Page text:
All individual crystals 164 should be aligned to the source-to-target axis 162, for proper Bragg conditions. Improvement in optic alignment, especially for such multiple-crystal optics, therefore remains an important area of interest. Another issue, which particularly affects volume manufacturing, is the need to align disparate components which may be purchased from different vendors. For example, the x-ray tubes, when purchased in quantities from a vendor, may have source x-ray spots which are not consistently centered relative to their own housings. Re-centering these x-ray tube spots is necessary, as an initial step in the alignment process for an entire x-ray source assembly.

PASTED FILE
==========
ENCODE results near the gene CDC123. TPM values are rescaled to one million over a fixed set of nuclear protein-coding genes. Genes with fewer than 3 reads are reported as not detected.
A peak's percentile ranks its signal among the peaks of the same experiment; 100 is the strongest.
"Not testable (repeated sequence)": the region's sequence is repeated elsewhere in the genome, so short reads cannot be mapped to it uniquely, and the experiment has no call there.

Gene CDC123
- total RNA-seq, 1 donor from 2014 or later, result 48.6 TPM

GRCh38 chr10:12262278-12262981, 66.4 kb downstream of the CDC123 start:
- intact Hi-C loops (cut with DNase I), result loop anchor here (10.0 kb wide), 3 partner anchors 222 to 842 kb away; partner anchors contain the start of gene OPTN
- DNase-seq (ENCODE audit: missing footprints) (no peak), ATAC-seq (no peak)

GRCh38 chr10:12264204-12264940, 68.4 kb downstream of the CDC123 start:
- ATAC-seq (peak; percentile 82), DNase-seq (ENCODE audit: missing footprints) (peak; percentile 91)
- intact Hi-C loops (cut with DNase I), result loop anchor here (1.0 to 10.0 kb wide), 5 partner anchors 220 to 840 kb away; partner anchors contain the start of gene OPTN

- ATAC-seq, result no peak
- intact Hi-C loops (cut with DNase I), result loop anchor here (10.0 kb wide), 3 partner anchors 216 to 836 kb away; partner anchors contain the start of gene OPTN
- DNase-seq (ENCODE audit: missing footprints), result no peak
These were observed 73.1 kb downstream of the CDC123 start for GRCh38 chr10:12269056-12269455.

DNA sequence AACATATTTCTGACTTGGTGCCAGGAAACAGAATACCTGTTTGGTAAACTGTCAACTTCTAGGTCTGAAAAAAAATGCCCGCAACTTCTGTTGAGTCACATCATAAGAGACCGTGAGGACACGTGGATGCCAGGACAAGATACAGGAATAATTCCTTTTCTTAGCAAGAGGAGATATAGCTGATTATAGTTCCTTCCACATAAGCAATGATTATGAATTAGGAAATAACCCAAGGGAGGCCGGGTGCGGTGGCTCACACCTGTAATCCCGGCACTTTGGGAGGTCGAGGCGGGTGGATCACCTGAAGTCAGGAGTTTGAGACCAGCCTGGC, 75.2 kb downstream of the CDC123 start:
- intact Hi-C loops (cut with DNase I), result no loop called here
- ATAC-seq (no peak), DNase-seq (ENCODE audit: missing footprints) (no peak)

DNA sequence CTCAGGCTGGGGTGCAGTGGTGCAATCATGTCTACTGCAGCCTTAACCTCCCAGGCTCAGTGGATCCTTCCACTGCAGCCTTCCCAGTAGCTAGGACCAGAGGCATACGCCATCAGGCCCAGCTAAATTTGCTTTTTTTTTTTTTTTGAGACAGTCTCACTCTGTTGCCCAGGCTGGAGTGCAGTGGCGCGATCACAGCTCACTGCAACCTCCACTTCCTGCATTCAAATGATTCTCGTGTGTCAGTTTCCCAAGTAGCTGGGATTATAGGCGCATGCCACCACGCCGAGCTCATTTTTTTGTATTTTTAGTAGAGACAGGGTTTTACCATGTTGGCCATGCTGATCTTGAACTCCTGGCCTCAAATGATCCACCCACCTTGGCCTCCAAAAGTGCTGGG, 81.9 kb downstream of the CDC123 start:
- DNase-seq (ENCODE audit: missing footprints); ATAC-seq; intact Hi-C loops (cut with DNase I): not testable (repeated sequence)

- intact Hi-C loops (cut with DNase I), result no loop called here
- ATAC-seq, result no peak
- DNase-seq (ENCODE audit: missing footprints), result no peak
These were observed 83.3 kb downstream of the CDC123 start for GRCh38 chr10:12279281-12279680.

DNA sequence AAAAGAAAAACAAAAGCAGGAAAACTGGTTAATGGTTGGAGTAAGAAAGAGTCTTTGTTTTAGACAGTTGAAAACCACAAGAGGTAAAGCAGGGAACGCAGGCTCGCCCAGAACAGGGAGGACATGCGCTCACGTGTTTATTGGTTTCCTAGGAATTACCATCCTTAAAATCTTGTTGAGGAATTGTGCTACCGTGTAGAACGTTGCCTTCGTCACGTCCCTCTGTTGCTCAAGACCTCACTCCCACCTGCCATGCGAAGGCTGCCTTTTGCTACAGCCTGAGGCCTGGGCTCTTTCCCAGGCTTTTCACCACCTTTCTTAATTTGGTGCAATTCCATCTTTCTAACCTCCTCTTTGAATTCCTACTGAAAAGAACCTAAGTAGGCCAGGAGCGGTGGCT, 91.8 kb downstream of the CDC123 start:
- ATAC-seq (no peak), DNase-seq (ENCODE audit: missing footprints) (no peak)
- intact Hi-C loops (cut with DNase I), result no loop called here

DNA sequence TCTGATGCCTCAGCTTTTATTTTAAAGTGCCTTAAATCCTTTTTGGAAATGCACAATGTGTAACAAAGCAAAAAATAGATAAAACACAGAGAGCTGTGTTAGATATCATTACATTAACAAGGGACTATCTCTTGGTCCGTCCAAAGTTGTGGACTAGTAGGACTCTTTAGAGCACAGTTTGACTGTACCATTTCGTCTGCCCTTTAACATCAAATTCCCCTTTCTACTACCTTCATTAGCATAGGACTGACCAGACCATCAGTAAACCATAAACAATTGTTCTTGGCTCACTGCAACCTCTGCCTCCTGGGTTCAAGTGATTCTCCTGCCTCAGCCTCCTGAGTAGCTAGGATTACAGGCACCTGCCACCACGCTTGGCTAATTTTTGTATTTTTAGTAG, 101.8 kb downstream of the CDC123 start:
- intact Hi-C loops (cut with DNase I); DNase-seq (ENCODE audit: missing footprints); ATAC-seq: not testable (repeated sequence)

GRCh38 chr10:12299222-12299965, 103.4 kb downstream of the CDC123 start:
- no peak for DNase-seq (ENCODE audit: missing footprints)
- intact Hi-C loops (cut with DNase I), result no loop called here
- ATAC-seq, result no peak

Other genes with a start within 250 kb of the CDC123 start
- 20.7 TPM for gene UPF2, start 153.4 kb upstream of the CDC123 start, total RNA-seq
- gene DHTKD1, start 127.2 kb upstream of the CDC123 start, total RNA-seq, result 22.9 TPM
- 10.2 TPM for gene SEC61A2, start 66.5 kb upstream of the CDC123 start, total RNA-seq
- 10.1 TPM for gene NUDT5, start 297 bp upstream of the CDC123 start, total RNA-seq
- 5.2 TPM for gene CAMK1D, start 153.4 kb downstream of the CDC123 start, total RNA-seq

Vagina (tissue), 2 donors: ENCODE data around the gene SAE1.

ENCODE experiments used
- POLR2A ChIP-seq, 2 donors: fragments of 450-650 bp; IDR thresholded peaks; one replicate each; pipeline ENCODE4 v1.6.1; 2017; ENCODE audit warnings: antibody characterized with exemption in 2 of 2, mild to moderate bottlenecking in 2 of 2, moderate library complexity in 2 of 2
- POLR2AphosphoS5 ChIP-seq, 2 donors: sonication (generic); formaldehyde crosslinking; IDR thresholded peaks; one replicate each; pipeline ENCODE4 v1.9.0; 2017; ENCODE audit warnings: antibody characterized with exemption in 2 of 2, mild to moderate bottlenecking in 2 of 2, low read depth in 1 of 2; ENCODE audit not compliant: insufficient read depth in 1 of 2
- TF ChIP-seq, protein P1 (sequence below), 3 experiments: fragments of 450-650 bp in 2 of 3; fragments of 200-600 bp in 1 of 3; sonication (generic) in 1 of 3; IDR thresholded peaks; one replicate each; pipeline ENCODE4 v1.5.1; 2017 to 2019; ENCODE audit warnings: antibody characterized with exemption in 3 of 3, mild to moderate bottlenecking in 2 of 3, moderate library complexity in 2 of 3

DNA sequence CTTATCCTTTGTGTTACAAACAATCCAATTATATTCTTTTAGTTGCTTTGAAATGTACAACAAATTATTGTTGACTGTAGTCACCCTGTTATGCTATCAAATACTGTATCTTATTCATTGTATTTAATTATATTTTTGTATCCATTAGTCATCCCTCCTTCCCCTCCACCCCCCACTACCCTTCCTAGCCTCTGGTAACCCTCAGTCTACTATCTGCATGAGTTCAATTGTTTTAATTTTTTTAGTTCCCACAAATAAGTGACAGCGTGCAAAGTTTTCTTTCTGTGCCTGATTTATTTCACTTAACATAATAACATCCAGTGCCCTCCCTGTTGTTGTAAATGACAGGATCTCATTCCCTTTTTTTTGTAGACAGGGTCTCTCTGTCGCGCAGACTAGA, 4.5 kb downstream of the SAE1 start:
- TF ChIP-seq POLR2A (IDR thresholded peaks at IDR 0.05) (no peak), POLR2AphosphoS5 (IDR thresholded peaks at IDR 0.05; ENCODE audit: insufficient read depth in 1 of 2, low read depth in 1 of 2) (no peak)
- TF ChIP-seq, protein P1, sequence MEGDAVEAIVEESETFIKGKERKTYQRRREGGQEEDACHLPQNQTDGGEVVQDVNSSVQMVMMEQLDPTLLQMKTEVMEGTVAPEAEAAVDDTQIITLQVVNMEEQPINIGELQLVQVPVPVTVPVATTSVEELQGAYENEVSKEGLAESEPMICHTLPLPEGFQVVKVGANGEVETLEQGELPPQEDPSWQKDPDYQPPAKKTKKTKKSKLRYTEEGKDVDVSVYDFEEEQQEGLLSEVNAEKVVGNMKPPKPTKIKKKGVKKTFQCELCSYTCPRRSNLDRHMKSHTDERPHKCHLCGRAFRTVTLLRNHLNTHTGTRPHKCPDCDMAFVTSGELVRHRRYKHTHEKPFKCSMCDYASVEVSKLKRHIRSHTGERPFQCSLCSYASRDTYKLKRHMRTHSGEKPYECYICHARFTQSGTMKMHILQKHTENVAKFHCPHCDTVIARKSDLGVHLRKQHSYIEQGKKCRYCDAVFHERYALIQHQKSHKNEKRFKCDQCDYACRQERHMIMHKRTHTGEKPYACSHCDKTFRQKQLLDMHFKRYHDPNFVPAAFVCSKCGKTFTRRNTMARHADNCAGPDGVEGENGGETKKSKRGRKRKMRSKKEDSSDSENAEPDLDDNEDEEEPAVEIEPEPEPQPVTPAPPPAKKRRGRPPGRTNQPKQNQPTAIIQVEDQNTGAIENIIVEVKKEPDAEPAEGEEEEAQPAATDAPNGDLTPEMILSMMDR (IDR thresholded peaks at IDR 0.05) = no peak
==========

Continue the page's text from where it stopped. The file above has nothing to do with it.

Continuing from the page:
Various optic/source combinations have already been proposed to handle thermal stability, beam stability, and alignment issues, such as those disclosed in commonly assigned U.S. Pat. Nos. 7,110,506; 7,209,545; and 7,257,193. Each of these patents is also incorporated herein by reference in its entirety. In particular, U.S. Pat. No. 7,209,545 (entitled "X-Ray Source Assembly Having Enhanced Output Stability, and Fluid Stream Analysis Applications Thereof") and U.S. Pat. No. 7,257,193 (entitled "X-Ray Source Assembly Having Enhanced Output Stability Using Tube Power Adjustments and Remote Calibration") address certain tube/optic alignment problems during source operation with real-time, corrective feedback approaches for alignment between the tube focal spot, optic, and output focal spot. Sensors are used to detect various operating conditions, and mechanical and/or thermal adjustments are made to correct for instabilities, including misalignments. These types of systems are necessary and valuable for certain applications, but can also increase the cost and complexity of fielded systems.